Fruit Braided Tarts

Ok, so I made fruit tarts in braided tart shells. Should the title be Braided Tarts with Fruit, or Fruit Braided Tarts, or Braided Fruit Tarts? Reminds me of Eats, Shoots and Leaves.

QC had the day off and was out with some friends, leaving me home alone, heh, heh, heh. What to do, oh what to do?

There were braided tart shells in the freezer and I recently bought a kiwi and picked an orange from my neighbor’s tree. I promised a couple of friends I would make them some fruit tarts when everything came together and yesterday all the stars aligned.

First freshen the frozen tart shells (notice the braided sides) in the over at 400F for 5-8 minutes, then an additional 5 minutes at 320F.

Peel and cut the kiwi into thin slices and slice the orange and strawberries.

Make the Crème Diplomat and pipe into the cool shells, add the fruit in your best imitation of a pretty pattern. Sprinkle a few blueberries around the other fruit for color.

Serve as soon as possible as the Crème Diplomat will deflate fairly quickly.

A good, quiet “me” day.

Crème Diplomat

INGREDIENTS
• ½c sugar
• ¼c corn starch
• Pinch salt
• 2 c whole milk
• 4 egg yolks
• 2 Tbl butter
• 2 cups heavy cream, cold

METHOD

  1. Whisk eggs and milk together and add to all other ingredients (except vanilla) to a medium saucepan.
  2. Bring to boil whisking constantly
  3. Cook until thickened (it will look lumpy, its ok)
  4. Sieve lumpy mixture into a bowl and add 1 tsp vanilla, mix thoroughly
  5. When incorporated, cover with plastic directly on the cream and cool about an hour.
  6. Whip the cold heavy cream to medium peaks.
  7. Fold a few spoonfuls of the custard into the cream. Gradually add the rest of the custard, being careful to not knock the air out.

Notes

  1. You can make the custard or creme patisserie ahead of time, it will keep for a few days in an airtight container in the fridge. However, I would not add the whipped cream until you were ready to serve it. It is best served immediately.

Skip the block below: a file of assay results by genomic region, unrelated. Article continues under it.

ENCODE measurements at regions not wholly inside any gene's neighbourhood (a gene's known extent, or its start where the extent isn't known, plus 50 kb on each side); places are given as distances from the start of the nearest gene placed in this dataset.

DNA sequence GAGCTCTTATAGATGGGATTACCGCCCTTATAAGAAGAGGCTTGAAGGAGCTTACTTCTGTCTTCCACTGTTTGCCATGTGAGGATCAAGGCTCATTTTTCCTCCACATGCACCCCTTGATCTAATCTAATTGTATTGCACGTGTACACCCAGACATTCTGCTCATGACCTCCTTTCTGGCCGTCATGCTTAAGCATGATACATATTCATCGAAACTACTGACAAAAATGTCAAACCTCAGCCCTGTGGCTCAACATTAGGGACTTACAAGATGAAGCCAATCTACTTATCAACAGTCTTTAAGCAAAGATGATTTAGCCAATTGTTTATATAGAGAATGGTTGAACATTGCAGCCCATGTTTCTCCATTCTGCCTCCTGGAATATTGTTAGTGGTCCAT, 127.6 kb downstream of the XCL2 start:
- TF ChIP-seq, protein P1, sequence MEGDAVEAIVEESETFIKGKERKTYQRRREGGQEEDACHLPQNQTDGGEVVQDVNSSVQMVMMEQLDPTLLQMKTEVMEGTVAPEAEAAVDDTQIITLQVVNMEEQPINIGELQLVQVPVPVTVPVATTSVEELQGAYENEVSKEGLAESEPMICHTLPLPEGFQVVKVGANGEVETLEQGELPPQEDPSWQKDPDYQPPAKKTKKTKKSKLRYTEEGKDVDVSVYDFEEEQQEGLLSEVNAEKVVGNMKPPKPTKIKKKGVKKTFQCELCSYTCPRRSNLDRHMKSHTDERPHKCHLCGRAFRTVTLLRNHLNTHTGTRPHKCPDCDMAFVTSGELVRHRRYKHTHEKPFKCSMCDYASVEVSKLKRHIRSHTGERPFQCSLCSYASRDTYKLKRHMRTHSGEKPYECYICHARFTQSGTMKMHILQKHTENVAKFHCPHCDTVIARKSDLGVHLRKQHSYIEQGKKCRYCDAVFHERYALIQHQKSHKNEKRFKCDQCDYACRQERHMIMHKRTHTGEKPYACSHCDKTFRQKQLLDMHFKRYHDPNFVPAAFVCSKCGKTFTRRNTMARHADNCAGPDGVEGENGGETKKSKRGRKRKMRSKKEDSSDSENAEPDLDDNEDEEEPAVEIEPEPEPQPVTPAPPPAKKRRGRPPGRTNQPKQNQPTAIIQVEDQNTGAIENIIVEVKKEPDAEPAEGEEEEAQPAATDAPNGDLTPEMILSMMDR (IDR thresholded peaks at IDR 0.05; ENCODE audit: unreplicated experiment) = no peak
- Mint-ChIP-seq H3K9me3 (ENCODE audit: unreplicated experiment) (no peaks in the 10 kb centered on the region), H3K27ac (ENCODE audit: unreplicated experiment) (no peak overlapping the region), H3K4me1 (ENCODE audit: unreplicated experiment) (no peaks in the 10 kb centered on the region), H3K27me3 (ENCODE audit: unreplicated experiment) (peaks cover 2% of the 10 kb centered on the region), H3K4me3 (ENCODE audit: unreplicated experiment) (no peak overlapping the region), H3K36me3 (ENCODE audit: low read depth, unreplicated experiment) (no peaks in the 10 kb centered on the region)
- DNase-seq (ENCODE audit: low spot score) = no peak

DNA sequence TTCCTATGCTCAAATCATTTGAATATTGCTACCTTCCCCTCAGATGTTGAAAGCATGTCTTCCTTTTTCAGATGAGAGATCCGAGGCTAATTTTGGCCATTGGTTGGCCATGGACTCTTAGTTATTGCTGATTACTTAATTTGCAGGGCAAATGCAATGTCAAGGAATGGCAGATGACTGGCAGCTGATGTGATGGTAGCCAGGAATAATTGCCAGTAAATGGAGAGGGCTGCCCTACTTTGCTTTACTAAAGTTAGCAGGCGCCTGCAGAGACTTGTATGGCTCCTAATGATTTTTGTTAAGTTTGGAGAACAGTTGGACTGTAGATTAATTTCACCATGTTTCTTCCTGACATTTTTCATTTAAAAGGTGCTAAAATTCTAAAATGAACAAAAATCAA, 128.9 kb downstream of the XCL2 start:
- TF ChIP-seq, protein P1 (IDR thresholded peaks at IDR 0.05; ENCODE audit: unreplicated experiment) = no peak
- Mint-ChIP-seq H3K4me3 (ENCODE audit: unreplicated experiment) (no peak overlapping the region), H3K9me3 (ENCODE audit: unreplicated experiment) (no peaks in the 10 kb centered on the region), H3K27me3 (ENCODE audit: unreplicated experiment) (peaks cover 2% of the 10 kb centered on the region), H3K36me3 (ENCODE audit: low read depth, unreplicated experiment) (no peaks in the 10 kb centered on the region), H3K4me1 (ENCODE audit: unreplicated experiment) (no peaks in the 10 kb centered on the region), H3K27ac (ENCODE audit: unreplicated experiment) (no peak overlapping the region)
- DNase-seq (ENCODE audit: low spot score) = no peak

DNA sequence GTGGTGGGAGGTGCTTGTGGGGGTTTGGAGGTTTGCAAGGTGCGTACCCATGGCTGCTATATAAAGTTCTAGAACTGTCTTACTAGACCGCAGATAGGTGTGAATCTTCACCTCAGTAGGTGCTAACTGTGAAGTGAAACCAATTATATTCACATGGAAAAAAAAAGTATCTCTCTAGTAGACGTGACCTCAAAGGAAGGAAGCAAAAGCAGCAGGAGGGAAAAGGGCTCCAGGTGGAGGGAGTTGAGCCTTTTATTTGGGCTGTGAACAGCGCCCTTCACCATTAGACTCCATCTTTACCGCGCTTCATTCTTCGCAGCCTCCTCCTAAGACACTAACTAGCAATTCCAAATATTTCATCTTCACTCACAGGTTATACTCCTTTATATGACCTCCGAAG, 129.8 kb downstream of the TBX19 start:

2. Mix crème patisserie 1::1 with whipped cream if making crème patisserie in advance,

I Needed No Kneaded Cinnamon Swirl Bread

I saw a picture of a loaf of cinnamon swirl bread online and that was it. I knew I would make it. It’s an enriched bread dough, stretched into a long rectangle, filled, and rolled up to make a swirl. It doesn’t require kneading, which is nice, although my Kitchen-aid mixer doesn’t really mind.

A few things I discovered as making the bread. When rolled out, stretch the rectangle to at least 18” and better if you can make it 10” x 22”. The longer the rectangle, and thinner the dough, the more rolls there will be and the better the cinnamon/sugar filling will be distributed.

If you have spring back when stretching the dough let it rest 5-10 minutes. The gluten is trying to contract and letting it rest will help. Other than that, the recipe is pretty accurate. BTW: it is delicious.

No Knead Cinnamon Bread

Makes 2 loaves
INGREDIENTS

DOUGH
• 6 cups (768g) unbleached all-purpose flour
• 1 tablespoon kosher salt
• ¼ cup (55g) granulated sugar
• 2½ teaspoons instant yeast
• 1½ cups (340g) buttermilk or milk
• 1 cup (236g) water
• 6 tablespoons (¾ stick, or 86g)) unsalted butter, melted
• Baking spray with flour
FILLING
• ¼ cup (32g) flour, for dusting the counter + 4 tsp to stabilize filling
• ½ cup (110g) granulated sugar
• 1 tablespoon ground cinnamon
• 1 egg beaten with 1 teaspoon water
• (Optional raisins, diced to less than ¼”)

METHOD
DOUGH:

  1. In the bowl of a stand mixer, whisk together the flour, salt, sugar and instant yeast.
  2. In a medium bowl, combine the buttermilk and water. Stir to combine, then heat to 100 -110F.
  3. Add the milk and water mixture then the melted butter. Mix until the liquid is absorbed and the mixture forms a sticky dough ball. (I added an additional ¼ c flour before it formed a good shaggy ball.)